How does Steinbeck present the relationship between Lennie and Crooks in Of Mice and Men?

In Of Mice and Men, Steinbeck presents the relationship between Lennie and Crooks as that of two outsiders who get along. Mutual loneliness draws them together on an afternoon when George is gone. Lennie's learning difficulties make it so that he doesn't really understand what racism is, and he accepts Crooks as a fellow human.

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Steinbeck presents the relationship between Lennie and Crooks as a rare example of interaction between a white man and a black man that doesn't involve racism and repression. Lennie's severe learning difficulties mean that he doesn't really understand what racism is, and so he has no problem with spending time in the company of Crooks, who's segregated from the other men at the ranch on account of his skin color.

At the same time, in the figure of Lennie, Crooks is presented with a rare opportunity to talk back to a white man without the threat of any serious repercussions. We see this when he taunts Lennie about relying on George to look after him. Crooks gleefully peppers Lennie with a string of hypothetical questions: What would Lennie do if George didn't come back? What if he got injured and died?

Lennie doesn't understand the nature of hypothetical questions and so quickly starts to lose it. Sensing he's in imminent danger, Crooks calms the big guy down by telling him that George is okay. But he then goes on to say that at least now Lennie knows what it's like to feel all alone in the world. Through his taunting of Lennie, Crooks has given him an insight into what it's like to be the only black man on the ranch.

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Crooks, who has been made bitter by the racism he experiences from the other ranch hands, is at first standoffish toward Lennie, who shows up in his room by the stable when most of the other ranch hands, including George, have gone to town.

Crooks tells Lennie to go away because his room is his own space, and Lennie is not wanted there. Then he perceives Lennie's open-hearted friendliness and gives in:

Crooks scowled, but Lennie’s disarming smile defeated him. “Come on in and set a while."

Crooks frightens Lennie with talk of George not coming back, then softens when he realizes how alarmed Lennie is becoming. Crooks's talk had a point: Crooks emphasizes that Lennie has someone to depend on, whereas he, Crooks, is all alone. Lennie tells him about the dream of owning a small farm. Crooks at first is very interested but then bitter reality sets in that he would not be accepted there.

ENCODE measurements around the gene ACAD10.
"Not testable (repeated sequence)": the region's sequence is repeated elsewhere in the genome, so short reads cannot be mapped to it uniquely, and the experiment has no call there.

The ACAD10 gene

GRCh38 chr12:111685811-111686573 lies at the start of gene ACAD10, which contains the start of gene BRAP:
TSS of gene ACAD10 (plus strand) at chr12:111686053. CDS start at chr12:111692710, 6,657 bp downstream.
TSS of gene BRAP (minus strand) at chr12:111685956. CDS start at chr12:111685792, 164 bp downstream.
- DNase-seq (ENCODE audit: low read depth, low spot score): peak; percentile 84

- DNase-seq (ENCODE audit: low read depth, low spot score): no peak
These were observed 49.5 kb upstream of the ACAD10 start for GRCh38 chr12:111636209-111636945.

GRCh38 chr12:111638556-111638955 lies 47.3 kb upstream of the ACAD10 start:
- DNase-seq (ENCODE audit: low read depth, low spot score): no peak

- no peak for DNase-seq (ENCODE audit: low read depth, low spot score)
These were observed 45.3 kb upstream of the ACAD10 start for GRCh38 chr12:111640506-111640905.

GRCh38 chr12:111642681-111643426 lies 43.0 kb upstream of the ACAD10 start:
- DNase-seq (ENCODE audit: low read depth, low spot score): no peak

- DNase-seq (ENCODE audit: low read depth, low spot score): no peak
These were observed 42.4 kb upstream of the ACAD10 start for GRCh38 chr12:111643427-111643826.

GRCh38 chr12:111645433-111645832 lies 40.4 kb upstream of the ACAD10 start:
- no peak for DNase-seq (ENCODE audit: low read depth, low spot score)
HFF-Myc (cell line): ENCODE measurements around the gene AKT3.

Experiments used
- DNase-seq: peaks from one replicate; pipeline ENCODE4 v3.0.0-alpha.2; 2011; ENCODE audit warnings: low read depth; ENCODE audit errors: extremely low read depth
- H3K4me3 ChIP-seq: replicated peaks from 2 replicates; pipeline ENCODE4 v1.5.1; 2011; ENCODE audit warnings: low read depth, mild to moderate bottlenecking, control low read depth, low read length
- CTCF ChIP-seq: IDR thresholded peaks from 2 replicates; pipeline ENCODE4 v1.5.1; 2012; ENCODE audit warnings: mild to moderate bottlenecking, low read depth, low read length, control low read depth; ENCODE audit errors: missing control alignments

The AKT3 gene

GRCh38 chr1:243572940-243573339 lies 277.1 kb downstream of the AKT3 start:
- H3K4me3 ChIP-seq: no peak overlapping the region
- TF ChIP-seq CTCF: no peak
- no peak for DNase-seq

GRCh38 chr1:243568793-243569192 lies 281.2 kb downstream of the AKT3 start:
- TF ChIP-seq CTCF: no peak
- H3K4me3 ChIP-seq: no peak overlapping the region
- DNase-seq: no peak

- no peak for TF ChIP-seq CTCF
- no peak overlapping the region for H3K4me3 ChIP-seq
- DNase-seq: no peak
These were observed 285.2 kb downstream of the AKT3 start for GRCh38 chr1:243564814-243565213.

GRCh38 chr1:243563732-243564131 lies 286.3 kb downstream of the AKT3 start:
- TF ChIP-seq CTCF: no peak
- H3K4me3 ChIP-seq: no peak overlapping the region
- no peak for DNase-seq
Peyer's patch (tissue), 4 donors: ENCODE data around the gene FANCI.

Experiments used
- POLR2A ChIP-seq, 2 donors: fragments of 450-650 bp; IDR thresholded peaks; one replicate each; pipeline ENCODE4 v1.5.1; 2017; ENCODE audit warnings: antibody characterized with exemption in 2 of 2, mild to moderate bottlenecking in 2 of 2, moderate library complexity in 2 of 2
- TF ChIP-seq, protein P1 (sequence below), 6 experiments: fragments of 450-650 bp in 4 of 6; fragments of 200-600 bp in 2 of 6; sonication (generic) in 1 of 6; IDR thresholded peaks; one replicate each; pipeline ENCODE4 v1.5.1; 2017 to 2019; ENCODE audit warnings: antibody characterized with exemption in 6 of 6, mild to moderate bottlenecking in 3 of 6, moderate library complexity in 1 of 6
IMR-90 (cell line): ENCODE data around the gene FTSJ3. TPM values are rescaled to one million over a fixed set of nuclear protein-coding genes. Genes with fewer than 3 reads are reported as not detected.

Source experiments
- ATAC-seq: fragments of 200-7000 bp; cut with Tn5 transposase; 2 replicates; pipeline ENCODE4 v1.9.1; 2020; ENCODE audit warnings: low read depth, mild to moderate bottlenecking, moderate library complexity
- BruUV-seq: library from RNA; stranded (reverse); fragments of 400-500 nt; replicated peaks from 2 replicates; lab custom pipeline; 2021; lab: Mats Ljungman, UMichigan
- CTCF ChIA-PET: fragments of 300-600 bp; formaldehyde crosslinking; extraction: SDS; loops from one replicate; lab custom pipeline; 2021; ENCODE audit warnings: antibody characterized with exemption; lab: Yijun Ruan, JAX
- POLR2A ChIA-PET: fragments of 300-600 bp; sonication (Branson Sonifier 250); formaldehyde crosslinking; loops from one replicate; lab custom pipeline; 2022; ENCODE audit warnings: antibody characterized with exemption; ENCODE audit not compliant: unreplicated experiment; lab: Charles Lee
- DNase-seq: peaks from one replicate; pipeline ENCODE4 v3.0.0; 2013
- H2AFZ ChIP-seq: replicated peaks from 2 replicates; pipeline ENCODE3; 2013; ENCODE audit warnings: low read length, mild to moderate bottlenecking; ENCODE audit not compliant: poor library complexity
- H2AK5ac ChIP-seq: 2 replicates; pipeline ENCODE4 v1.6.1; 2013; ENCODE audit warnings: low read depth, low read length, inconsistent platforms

Lennie and Crooks are presented as two outsiders, each damaged in his own way, who nevertheless get along because they don't present a threat to each other. Crooks can relax around Lennie and enjoy being able to alleviate his loneliness. Lennie accepts Crooks as he is, as a fellow human, because he does not know enough to be racially prejudiced. One can imagine the two having a friendly relationship in a different, better world.

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Lennie and Crooks have an interesting relationship because they do not adhere to societal norms. Because Crooks is the only black man on the ranch, he has his own living quarters. He has a good working relationship with the men, but it does not go much further beyond that. He is not a part of their card games and does not go to the "saloon" with them.

In Chapter 4, when all of the men have left, only Crooks and Lennie have been left behind because they do not quite fit in with the group of men. Lennie wanders into Crooks' living quarters, simply because he is lonely and doesn't have anyone else to talk to. He has no idea that white people do not just "hang out" in Crooks' room for no reason. Crooks' initial reaction is to distrust Lennie. He tries to explain to Lennie that he has no place being there, but Lennie doesn't understand, so he continues to stay and ramble to Crooks. Eventually, Crooks softens and invites Lennie to come in and sit.

Crooks and Lennie are brought together by their loneliness, and this is perhaps their only common bond. Their conversation in Crooks' bunkhouse takes a bit of a sour note when Crooks asks Lennie to consider whether George might just take off and leave him there, which upsets Lennie. Most likely, Crooks was not trying to upset Lennie. He brings this issue up because he is projecting his own loneliness and bitter views of the world to Lennie. He believs that each man is out for himself, and for a moment wonders why George would not be the same.

For a moment, Crooks is allowed to have some hope for his life during his conversation with Lennie in his room. Until this point, he has accepted his place in society as a black man who can do nothing but keep to himself and do his job. When he talks to Lennie, Candy walks into the room and they begin discussing their dreams for the future. Crooks, getting caught up in the fantasy and forgetting his place, asks if he can join their plan. He is able to believe it can happen only briefly, because soon Curley's wife walks in and tells him his place.

Loneliness and the desire for a place to call home are the two things that bring Crooks and Lennie together, if only for a moment. Lennie's blindness to racial inequalities allows him to open up to Crooks, and Crooks' desire for someone to talk to allows him to open up to Lennie. Though this bond is short-lived, it is a significant event in the novel because it highlights the loneliness of ranch life and shows that though all men had dreams, these dreams were not always realistic.

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